From Table 2, the highest total number of citations (TC) was recorded in 2011 with 22,709 citations. There are four papers among the top 10 cited papers which were published in 2011 that contributed to the high number of total citations. The paper by Friston [107] titled “Functional and effective connectivity: a review” was the third most cited paper with 1862 citations. The fifth most cited paper titled “Twitter mood predicts the stock market” by Bollen et al. [108] has received 1225 citations. The sixth most cited paper is “Network modelling methods for fMRI” by Smith et al. [109] with 1209 citations. The paper “FIAR: an R package for analyzing functional integration in the brain” by “Roelstraete and Rosseel [13] received 1055 citations.
The highest number of citations per paper (C/P) and highest number of citations per cited paper (C/CP) were achieved by the only paper “Granger causality and the time series analysis of political relationships” by Freeman [104] published in 1983. This paper has received 168 citations. The h-index was the highest at 70 in 2010, 2011, and 2014. This means that 70 papers have been cited at least 70 times in 2010, 2011, and 2014. The highest g-index of 144 was recorded in 2010 and 2011. There were 144 documents with a total of 20,736 citations published in 2010 and 2011.

4.2. Research Area

The 11701 publications have been classified into several research areas. Most of the publications were under business economics (5119 documents), environmental science and ecology (1300 documents), neurosciences/neurology (1133 documents), engineering (1122 documents), computer science (901 documents), science technology other topics (849 documents), energy fuels (745 documents), mathematics (560 documents), social science other topics (479 documents), and physics (343 documents). The top 10 research areas are listed in Table 3.
The Web of Science database has also classified the publications into several categories. The Web of Science database identified the top 10 categories of publications in the following order: economics (3717 documents), business finance (1109 documents), neurosciences (1036 documents), environmental sciences (948 documents), business (747 documents), energy fuels (745 documents), management (736 documents), environmental studies (599 documents), green sustainable science technology (499 documents), and engineering—electrical/electronic (457 documents). The top 20 Web of Science categories are shown in Table 4.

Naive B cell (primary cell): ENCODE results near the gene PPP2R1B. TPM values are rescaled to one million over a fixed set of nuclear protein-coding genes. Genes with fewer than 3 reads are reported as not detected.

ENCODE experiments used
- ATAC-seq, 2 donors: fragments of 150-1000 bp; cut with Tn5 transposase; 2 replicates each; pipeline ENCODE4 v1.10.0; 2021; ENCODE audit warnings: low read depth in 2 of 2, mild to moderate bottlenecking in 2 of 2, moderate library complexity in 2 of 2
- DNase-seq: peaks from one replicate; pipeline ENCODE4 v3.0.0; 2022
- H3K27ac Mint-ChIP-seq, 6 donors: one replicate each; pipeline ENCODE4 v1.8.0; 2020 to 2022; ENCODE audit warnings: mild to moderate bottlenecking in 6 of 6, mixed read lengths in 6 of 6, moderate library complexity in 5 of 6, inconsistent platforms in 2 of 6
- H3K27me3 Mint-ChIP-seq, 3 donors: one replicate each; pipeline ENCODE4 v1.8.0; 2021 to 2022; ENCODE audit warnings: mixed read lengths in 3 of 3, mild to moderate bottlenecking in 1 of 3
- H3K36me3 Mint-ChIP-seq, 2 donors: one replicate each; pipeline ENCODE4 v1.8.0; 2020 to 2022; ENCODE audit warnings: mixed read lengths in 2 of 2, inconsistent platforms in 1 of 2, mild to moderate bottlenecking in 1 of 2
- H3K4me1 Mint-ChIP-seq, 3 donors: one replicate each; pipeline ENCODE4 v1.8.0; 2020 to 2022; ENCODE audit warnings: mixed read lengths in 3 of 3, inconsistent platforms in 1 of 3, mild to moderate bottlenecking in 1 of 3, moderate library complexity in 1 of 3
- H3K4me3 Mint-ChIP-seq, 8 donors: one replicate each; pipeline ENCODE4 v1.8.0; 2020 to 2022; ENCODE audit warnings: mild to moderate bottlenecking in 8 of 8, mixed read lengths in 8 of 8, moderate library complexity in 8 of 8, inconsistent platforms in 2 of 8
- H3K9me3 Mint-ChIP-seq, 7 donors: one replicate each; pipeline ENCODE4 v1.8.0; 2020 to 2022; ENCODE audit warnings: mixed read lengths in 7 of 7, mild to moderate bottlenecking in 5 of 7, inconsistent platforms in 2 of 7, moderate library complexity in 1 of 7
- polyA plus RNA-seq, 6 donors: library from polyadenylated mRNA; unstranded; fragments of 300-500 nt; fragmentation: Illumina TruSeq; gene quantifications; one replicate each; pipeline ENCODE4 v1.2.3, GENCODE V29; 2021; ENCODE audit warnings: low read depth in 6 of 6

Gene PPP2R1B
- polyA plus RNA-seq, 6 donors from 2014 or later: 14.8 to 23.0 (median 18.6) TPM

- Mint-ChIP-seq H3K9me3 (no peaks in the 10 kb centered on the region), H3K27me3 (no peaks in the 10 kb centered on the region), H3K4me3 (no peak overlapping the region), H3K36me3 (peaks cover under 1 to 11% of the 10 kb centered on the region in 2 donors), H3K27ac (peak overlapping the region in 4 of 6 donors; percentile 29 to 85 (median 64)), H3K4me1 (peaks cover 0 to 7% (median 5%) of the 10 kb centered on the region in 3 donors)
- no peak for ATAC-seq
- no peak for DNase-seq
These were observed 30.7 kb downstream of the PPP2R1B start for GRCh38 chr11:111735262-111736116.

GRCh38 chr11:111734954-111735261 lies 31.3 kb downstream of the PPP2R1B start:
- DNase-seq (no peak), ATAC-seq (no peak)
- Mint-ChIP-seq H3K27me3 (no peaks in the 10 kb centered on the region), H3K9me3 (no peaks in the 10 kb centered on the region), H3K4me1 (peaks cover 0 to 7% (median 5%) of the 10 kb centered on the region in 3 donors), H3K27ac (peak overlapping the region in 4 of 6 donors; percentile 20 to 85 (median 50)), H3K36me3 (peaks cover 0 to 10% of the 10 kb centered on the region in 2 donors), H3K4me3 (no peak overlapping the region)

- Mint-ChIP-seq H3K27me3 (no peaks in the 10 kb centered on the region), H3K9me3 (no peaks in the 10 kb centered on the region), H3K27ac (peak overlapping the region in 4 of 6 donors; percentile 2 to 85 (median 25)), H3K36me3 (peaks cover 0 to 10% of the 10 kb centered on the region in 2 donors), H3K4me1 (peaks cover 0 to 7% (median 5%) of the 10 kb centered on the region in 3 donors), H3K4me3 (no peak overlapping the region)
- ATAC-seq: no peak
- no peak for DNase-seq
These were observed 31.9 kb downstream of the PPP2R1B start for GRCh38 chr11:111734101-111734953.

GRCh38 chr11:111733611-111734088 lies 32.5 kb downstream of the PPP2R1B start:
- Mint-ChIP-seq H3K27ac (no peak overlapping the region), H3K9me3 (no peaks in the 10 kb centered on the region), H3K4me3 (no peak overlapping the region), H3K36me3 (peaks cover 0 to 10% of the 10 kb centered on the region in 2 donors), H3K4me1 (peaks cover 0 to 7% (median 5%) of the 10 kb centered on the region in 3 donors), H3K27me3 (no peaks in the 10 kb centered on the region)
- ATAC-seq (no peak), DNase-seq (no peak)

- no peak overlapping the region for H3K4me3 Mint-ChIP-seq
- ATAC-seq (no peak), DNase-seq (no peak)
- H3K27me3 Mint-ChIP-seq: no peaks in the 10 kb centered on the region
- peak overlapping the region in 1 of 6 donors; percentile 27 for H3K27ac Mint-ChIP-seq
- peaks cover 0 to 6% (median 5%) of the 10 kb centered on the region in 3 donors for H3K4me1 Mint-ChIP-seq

4.3. Country Contribution

Researchers from about 150 countries have contributed to the publication of Granger causality from 1981 to 2023. The top 3 countries with the highest total publication (TP) were China (3114 documents), the United States (2113 documents), and Turkey (874 documents). Among the 274,321 total citations received from the 11701 documents, the United States received the highest number of citations with 80055 citations, which was more than 29% of the total citations. Meanwhile, England had the most impactful publications with 46.64 citations per paper (C/P) and 51.66 citations per cited paper (C/CP). The United States had the highest h-index (125) and g-index (225). A total of 125 documents have been cited more than 125 times while 225 documents have a cumulative number of more than 50,625 citations. Even though China had the highest total number of publications (TP), the publication impact (measured by C/P and C/CP) of these publications fell behind England, Malaysia, the United States, Turkey, Pakistan, Australia, Germany, and Italy. Table 5 demonstrates the top 10 countries with the high contributions in Granger causality publications.
The country co-authorship diagram generated by VOSviewer shows the synergy of research collaboration among countries. The node size in the country co-authorship diagram reflects the strength of co-authorship. That is, when a country has high co-authorship with other countries, the node of the country will be large [110]. The colour of the node and line show the country cluster [111]. The thickness of the line connecting the two nodes indicates the co-authorship link strength. The link strength is the number of publications with co-authorship between two countries. A shorter line also indicates a stronger link [112]. The total link strength of a country reflects the co-authorship strength of the country with all other countries [113,114].